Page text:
Paul Robinson: 10 years of accomplishment as President
When Paul Robinson came to Sandia, the Berlin Wall had just come down, the Soviet Union was reeling, careening toward history’s dustbin, and the nuclear weapons establishment was beginning — beginning — to think about the challenges of a post-Cold War world.
Paul, who had worked at Los Alamos National Laboratory from 1967-1985, became head of its primary weapons programs by 1980. After a brief stint in the private sector, he was appointed by President Reagan in 1988 as the US Ambassador to nuclear testing talks with the Soviets in Geneva, Switzerland.
And then to Sandia.
His technical fluency, his ambassadorial cachet, and his reputation for deep thoughts about issues regarding nuclear weapons, made him a perfect fit for the new post-Cold War thinking and leadership the Labs sought.
Upon joining Sandia as director of the newly created Systems Analysis Center in October 1990, Paul said, “I’m particularly excited to be able to work with Sandia systems analysts to think through, in considerable depth, new directions in defense and other areas that would make the most sense for the US.”
A new VP for a new division
Paul advanced quickly from his director position to a newly created VP slot: Vice President of Laboratory Development. The new Division 4000 was part of a major organizational shuffle that took effect Aug. 1, 1991. That new group, said Labs President Al Narath, would have major responsibilities in quality, change management, strategic planning, tech transfer, coordination with political and military leaders, and development of new Labs-wide information systems. It was, in short, the organization that would play a key role in defining and shaping a Sandia Labs for the 21st century.
Between the time he became VP and when he was appointed to the top Labs position in August 1995, Sandia was in the midst of dramatic readjustments. Just a few high points of those eventful years: The Tiger Team reviews had just been completed and their impact was being felt throughout the Labs. CRADAs — cooperative research and development agreements — and technology transfer efforts in general — encouraged by 1989 legislation sponsored by Senators Pete Domenici and Jeff Bingaman — were assuming a larger role in the Labs’ strategic planning. Quality process management became much more formalized. AT&T, the Labs’ steward for 44 years, announced it wouldn’t seek to renew its no-fee contract to manage the Labs after Sept. 30, 1993. After a complex, competitive, DOE-managed bid process, Martin Marietta was awarded the contract to manage Sandia, bringing its own distinctive culture and managerial style to the Labs. Shortly thereafter, Martin Marietta merged with fellow defense contractor Lockheed Aircraft to form Lockheed Martin.
While this was going on, the post-Cold War role of the nation’s weapons labs and their operation also came under scrutiny from the so-called Galvin Commission. The outcome of that commission report was a wake-up call that the national labs needed to become much more efficient and businesslike in their operations. The long-term impact of the commission findings still affect, at least indirectly, the ways Sandia conducts business.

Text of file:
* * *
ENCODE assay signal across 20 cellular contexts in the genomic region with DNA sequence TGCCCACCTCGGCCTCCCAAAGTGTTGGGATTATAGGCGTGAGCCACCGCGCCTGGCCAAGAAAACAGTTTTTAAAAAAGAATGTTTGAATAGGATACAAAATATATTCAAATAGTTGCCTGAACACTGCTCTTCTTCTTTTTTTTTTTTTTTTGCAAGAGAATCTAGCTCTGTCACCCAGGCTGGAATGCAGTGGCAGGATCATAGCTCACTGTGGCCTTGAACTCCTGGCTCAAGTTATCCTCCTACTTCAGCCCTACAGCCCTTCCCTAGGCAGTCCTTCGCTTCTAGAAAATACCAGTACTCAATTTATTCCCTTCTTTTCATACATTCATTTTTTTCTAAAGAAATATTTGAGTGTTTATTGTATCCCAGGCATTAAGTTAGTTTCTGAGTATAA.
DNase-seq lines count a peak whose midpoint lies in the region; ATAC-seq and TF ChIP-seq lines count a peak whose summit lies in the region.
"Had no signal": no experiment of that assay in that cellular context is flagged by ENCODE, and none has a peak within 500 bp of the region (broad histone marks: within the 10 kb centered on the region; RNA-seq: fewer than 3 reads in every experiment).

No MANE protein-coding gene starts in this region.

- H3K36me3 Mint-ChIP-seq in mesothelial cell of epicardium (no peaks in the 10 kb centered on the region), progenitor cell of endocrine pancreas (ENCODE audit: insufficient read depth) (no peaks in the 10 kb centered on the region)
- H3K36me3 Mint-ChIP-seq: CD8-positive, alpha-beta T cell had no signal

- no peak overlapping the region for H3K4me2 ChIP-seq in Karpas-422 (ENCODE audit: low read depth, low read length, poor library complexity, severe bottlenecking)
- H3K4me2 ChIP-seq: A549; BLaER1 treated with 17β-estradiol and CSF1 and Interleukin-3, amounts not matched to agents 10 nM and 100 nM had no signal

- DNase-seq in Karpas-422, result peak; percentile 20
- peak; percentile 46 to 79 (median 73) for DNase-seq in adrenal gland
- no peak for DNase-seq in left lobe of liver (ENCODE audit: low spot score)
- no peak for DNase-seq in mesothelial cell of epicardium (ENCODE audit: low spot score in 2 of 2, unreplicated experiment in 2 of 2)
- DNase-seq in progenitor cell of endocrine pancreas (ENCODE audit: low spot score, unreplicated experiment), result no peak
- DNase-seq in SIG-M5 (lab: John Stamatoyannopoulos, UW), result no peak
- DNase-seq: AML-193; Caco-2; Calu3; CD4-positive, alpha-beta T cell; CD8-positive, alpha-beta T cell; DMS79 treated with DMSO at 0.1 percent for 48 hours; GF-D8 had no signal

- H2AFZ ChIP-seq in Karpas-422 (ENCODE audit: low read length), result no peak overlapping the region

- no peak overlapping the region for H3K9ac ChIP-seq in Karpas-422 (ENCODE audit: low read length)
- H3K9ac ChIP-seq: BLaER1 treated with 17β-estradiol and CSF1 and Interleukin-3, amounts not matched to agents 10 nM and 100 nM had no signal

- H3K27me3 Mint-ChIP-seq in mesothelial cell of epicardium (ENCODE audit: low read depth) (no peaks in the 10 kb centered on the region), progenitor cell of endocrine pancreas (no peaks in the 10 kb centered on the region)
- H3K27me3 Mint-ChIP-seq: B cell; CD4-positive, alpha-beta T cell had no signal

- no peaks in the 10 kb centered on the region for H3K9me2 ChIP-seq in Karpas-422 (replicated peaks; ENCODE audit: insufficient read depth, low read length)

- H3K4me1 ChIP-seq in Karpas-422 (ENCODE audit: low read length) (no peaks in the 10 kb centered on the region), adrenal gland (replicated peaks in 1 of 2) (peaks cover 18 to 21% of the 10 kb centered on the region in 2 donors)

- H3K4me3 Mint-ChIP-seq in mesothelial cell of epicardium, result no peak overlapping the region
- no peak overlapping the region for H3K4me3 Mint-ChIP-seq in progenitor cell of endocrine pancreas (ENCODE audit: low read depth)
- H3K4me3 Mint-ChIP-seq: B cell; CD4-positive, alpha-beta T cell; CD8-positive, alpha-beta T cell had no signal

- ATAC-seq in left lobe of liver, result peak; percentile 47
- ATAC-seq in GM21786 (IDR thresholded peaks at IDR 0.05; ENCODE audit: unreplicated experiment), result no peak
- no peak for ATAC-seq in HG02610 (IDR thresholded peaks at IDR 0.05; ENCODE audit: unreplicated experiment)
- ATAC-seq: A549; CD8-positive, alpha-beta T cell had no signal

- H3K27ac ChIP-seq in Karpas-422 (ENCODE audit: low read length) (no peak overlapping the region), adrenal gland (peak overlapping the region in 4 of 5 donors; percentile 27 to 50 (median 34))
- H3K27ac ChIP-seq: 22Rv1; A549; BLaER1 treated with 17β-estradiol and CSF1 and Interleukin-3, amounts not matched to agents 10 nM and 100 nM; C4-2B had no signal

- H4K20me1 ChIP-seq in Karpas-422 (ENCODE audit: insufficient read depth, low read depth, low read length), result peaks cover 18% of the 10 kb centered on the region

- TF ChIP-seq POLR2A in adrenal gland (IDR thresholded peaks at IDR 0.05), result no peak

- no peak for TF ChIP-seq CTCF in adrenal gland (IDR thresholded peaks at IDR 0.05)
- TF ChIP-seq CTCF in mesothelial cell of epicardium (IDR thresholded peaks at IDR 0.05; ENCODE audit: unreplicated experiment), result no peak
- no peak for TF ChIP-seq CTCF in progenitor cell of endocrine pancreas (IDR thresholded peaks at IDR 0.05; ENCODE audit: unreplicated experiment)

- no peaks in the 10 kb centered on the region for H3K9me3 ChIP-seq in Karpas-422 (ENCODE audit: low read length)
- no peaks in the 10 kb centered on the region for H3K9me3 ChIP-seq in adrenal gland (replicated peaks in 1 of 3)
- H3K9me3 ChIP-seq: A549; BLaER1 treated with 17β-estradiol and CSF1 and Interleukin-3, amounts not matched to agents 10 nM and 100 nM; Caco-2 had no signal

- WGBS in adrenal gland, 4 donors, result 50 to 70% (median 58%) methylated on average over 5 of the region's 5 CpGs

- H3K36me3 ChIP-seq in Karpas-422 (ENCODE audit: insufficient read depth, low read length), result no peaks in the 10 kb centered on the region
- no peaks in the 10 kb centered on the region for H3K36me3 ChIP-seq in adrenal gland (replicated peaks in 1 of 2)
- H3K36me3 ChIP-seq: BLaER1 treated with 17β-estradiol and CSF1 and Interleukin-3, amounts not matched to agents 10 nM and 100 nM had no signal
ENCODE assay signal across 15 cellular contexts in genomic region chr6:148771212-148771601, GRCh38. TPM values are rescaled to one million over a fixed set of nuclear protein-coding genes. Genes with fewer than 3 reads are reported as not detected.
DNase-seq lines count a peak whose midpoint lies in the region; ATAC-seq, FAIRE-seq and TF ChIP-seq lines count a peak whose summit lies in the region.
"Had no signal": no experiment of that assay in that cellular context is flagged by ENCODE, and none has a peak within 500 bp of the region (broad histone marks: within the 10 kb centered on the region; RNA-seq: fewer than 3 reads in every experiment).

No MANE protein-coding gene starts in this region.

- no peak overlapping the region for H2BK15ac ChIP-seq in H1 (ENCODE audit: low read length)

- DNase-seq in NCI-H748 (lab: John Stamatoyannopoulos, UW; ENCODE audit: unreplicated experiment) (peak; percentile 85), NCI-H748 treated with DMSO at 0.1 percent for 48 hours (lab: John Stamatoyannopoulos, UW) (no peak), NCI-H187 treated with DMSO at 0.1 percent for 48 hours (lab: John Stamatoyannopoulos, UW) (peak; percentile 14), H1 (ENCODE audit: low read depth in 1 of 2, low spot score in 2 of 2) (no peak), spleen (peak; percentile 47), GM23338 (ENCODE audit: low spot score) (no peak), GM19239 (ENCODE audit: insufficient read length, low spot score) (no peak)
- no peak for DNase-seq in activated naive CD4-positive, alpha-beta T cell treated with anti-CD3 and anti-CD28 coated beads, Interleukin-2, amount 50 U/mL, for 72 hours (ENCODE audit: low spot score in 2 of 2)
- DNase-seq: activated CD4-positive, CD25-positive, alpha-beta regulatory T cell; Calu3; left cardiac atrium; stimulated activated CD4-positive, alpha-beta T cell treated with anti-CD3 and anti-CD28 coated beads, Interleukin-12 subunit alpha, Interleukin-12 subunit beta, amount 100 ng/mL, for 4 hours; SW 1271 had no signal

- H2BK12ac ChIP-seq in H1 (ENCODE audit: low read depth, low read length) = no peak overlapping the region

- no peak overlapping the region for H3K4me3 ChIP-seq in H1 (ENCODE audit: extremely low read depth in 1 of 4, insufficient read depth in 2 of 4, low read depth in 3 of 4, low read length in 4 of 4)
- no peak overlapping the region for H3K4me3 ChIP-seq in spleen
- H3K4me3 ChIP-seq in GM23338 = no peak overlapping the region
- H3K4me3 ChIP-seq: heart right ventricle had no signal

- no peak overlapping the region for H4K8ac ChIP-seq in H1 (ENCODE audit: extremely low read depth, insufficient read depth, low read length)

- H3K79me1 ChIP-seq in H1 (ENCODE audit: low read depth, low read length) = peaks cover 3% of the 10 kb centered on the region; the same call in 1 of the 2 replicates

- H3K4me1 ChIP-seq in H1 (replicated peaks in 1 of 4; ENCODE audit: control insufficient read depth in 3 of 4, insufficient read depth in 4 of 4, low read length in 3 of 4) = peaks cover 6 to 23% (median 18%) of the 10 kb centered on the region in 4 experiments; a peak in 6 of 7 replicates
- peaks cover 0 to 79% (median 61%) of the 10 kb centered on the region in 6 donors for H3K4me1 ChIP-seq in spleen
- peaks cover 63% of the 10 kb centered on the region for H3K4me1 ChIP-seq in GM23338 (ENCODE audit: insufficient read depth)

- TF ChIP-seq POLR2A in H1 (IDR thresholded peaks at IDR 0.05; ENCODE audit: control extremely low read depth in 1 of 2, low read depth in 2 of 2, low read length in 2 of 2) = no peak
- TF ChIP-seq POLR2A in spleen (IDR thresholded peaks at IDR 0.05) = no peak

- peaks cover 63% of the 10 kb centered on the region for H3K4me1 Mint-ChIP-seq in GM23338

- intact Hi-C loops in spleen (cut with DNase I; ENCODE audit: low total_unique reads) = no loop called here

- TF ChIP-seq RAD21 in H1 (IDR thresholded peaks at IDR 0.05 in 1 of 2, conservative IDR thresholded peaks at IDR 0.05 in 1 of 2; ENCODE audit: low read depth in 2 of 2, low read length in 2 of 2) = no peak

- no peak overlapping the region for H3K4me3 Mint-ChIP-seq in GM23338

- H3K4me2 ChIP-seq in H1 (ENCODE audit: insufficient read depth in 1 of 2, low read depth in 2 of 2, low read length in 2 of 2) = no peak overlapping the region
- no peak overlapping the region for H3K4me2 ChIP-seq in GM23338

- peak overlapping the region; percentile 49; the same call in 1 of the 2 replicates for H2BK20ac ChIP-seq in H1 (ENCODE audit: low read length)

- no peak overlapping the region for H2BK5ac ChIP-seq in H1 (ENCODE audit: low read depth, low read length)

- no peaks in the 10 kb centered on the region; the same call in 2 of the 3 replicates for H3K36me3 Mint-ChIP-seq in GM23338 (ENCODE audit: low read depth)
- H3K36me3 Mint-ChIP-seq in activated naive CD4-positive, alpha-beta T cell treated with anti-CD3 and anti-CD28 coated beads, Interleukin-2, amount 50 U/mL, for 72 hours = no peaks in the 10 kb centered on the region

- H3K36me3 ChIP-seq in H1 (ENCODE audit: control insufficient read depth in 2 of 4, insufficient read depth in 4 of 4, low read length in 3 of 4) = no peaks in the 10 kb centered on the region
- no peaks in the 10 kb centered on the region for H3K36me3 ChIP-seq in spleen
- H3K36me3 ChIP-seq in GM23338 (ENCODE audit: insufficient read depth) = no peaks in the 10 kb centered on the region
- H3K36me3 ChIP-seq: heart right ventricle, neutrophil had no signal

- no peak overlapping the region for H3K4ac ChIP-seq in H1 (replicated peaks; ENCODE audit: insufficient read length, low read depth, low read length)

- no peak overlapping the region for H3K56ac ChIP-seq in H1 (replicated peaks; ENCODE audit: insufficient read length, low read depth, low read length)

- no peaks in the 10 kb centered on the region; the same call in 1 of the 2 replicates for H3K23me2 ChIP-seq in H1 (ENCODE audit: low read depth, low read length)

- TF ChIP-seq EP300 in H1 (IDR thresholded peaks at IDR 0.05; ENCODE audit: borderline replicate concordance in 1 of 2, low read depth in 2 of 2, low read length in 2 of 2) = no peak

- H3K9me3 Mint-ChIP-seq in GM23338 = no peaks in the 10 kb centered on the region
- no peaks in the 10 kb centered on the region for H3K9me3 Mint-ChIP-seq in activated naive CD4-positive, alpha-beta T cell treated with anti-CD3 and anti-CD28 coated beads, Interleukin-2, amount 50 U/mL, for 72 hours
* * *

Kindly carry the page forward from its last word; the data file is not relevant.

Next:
Meanwhile, technical strides continued to be made in a wide range of emerging technologies — microelectronics, computing, materials, sensors, across the entire spectrum of the labs portfolio, really. And a first-ever visit by Sandia scientists and engineers to a secret science city in the former Soviet Union marked the beginning of cooperative relationship that continues to this day.
‘I am delighted’
Against this background — only the broadest-brush picture of the Labs’ state at the time — came a momentous announcement, momentous especially for Paul: Al Narath would step down (or step up, as he moved to a key management position with Lockheed Martin) and Paul Robinson, the former ambassador, the PhD physicist, and former Los Alamos weapons chief, would become Sandia Labs Director and President of Sandia Corporation. The date was Aug. 4, 1995.
“There is no question in my mind that what Al [Narath] is passing to me is the world’s number one laboratory,” Paul told the Lab News the day of his confirmation by the Sandia Corp. Board of Directors. “I am delighted. And I am challenged to try and see how we can make it better.” Joining Paul as Executive VP was John Crawford, who was serving as VP of the Sandia/California site. Later, when John retired, Paul tapped Joan Woodard as his Executive VP, a position she still holds today.
Problems and controversies
Within days of his promotion, Paul was greeted with the first of several major problems and controversies that arose during his tenure. The Labs had made a decision to bring the World Wide Web, because of its limitless promise as a tool for information sharing, to desktops across the Labs. Fast on the heels of that decision, the Labs was hit by a computer misuse flap, caused by some employees downloading inappropriate materials from the web.
In ensuing years, other controversies — not all Sandia-specific, to be sure, because some involved the entire nuclear weapons complex — involved polygraph testing, security lapses, and diversity challenges (specifically, alleged security profiling of Asian- and Pacific Island heritage-Americans in the wake of the Los Alamos Wen Ho Lee case).